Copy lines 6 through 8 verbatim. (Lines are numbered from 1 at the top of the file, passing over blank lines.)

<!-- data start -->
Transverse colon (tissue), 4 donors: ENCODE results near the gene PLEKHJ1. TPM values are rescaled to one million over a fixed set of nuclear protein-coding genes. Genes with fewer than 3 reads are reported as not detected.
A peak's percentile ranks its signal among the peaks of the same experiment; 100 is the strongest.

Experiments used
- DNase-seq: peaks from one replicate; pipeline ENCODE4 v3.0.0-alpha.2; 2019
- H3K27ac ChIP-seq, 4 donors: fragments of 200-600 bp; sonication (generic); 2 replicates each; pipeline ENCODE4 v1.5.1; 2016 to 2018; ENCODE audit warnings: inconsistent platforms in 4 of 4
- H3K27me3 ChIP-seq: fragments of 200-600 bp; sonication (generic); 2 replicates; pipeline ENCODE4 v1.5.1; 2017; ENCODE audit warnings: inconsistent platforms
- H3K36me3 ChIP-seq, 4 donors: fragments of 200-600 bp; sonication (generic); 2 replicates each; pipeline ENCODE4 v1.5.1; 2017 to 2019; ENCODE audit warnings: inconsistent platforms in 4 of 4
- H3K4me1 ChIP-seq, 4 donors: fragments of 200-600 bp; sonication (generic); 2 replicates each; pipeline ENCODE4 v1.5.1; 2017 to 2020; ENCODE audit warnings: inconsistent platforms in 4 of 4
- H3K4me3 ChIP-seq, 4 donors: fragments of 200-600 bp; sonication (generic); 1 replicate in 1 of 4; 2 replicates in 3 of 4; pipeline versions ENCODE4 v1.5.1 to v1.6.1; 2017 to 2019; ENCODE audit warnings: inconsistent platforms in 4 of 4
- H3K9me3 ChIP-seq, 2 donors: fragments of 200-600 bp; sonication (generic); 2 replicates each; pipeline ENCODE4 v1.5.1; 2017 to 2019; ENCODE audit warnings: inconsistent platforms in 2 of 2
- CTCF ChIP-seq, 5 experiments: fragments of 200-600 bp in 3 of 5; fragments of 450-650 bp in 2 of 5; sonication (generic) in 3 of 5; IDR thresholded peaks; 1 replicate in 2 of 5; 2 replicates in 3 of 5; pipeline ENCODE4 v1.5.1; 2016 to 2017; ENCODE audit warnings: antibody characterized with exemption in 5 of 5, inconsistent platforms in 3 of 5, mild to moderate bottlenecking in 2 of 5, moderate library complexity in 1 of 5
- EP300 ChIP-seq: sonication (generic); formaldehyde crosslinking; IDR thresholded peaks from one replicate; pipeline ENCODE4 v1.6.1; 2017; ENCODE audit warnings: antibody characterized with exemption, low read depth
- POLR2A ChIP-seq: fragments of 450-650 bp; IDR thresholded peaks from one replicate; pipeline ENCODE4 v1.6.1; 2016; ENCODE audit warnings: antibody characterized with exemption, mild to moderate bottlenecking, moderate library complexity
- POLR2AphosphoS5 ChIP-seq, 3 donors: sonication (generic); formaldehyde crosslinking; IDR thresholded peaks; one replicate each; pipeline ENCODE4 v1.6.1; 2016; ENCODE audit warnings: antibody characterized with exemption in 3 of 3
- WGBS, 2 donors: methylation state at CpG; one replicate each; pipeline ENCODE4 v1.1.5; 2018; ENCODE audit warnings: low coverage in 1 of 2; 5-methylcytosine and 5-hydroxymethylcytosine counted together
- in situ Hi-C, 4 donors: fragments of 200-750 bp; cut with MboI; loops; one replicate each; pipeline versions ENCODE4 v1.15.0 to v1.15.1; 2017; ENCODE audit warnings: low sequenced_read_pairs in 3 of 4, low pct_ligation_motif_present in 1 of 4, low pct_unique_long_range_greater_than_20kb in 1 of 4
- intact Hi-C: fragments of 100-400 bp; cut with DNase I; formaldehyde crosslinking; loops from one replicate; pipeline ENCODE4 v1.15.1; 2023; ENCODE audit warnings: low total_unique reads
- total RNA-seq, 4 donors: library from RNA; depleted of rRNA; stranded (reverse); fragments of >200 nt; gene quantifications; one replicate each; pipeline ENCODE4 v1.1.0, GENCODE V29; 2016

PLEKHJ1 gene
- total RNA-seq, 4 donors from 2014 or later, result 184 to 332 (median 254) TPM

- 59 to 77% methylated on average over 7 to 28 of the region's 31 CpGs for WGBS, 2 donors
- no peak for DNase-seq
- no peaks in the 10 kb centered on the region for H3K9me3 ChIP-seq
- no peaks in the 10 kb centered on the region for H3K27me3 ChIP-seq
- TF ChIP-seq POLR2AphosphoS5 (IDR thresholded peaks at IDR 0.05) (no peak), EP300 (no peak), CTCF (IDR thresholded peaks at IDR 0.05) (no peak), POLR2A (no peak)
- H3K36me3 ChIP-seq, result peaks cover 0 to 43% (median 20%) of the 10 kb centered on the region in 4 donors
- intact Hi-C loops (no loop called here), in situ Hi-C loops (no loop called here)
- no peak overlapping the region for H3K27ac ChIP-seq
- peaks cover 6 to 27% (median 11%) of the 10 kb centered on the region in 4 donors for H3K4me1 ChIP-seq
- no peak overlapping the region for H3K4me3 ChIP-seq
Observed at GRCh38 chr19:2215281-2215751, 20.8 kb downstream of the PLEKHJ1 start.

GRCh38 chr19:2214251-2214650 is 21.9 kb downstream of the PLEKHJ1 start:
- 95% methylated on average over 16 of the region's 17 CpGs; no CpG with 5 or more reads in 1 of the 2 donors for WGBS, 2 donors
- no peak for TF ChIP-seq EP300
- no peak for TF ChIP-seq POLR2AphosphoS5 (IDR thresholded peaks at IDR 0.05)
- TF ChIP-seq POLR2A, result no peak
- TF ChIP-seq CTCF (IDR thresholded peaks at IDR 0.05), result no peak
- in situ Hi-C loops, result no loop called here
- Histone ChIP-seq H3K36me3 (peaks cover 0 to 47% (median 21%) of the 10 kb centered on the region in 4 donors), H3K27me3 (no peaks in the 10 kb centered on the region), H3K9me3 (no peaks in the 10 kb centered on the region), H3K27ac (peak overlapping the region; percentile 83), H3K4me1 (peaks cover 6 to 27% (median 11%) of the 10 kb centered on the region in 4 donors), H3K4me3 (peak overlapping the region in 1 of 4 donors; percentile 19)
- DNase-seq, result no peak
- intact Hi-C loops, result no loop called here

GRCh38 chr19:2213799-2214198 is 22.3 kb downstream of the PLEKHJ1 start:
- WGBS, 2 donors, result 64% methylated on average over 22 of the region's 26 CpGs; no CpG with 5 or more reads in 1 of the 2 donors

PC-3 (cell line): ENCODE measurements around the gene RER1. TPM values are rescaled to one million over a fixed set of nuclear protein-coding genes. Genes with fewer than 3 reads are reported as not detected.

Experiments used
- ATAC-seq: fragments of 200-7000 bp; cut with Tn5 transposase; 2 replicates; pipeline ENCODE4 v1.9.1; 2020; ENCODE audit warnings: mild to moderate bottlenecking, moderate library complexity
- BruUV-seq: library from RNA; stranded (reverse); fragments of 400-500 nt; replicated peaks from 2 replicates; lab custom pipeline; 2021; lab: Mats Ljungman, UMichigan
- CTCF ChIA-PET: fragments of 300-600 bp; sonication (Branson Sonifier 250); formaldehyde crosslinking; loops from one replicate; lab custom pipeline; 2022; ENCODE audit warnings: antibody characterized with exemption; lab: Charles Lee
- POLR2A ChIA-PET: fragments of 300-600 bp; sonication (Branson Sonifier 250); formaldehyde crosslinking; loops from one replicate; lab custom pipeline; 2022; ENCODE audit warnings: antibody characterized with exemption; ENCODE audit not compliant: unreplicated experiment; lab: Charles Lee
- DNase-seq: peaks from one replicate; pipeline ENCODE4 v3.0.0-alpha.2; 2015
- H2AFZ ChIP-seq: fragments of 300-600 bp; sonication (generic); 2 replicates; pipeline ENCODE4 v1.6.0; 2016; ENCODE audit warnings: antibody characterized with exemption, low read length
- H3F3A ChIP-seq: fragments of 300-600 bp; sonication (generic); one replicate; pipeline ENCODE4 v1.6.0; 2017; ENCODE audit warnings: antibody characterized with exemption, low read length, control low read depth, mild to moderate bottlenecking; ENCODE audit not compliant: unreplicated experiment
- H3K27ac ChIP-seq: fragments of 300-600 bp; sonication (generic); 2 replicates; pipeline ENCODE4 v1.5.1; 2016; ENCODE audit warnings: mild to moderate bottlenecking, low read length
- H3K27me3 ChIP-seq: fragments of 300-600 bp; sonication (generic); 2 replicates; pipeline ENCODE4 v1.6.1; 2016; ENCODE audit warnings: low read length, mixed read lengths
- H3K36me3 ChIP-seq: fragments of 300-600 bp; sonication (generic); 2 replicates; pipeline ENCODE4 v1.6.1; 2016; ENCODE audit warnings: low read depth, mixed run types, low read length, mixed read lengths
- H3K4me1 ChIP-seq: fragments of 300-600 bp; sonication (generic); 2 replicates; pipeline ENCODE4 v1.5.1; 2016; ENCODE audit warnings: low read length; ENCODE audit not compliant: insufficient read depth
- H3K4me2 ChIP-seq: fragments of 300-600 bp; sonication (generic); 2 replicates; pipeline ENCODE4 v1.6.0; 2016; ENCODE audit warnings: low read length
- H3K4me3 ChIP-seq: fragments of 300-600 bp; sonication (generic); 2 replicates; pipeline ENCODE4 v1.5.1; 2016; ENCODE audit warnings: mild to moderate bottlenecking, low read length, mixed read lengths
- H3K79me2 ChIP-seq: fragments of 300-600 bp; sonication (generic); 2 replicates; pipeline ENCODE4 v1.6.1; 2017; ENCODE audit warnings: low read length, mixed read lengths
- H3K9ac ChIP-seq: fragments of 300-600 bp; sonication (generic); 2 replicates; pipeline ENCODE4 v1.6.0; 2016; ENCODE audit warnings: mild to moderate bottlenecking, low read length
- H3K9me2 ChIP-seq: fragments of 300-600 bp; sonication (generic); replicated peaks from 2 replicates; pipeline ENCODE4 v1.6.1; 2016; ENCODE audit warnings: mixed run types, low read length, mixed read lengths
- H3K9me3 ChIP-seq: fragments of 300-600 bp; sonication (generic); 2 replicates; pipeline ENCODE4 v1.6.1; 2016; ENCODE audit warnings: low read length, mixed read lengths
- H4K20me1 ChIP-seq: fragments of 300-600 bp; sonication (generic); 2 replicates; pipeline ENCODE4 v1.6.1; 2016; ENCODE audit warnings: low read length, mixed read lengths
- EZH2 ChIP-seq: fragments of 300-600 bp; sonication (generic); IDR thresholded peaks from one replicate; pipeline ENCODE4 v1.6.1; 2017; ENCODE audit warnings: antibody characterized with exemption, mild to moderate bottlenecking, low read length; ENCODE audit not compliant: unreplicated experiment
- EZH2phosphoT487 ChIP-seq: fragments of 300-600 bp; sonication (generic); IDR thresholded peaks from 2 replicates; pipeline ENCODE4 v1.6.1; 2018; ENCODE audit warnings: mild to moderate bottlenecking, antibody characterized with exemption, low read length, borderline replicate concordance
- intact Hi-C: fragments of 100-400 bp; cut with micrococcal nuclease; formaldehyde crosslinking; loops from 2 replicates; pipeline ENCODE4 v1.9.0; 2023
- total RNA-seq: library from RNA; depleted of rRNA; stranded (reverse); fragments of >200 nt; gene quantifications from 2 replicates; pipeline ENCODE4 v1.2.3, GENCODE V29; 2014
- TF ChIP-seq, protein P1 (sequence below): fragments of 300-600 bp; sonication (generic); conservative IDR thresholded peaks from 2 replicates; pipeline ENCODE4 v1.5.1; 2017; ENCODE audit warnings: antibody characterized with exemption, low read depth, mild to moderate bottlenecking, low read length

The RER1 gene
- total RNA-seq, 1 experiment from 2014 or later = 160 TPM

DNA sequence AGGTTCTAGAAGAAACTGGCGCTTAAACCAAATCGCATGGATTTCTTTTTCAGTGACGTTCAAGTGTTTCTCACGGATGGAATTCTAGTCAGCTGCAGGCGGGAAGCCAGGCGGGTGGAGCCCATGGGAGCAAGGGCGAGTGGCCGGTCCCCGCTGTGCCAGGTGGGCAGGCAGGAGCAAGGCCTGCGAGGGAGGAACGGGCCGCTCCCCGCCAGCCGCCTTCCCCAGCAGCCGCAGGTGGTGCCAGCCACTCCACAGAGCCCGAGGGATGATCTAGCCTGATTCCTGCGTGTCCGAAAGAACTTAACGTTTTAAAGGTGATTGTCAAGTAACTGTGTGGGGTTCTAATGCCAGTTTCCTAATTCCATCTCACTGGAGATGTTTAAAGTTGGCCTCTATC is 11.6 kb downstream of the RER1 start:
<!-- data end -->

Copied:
- H3K27me3 ChIP-seq: fragments of 200-600 bp; sonication (generic); 2 replicates; pipeline ENCODE4 v1.5.1; 2017; ENCODE audit warnings: inconsistent platforms
- H3K36me3 ChIP-seq, 4 donors: fragments of 200-600 bp; sonication (generic); 2 replicates each; pipeline ENCODE4 v1.5.1; 2017 to 2019; ENCODE audit warnings: inconsistent platforms in 4 of 4
- H3K4me1 ChIP-seq, 4 donors: fragments of 200-600 bp; sonication (generic); 2 replicates each; pipeline ENCODE4 v1.5.1; 2017 to 2020; ENCODE audit warnings: inconsistent platforms in 4 of 4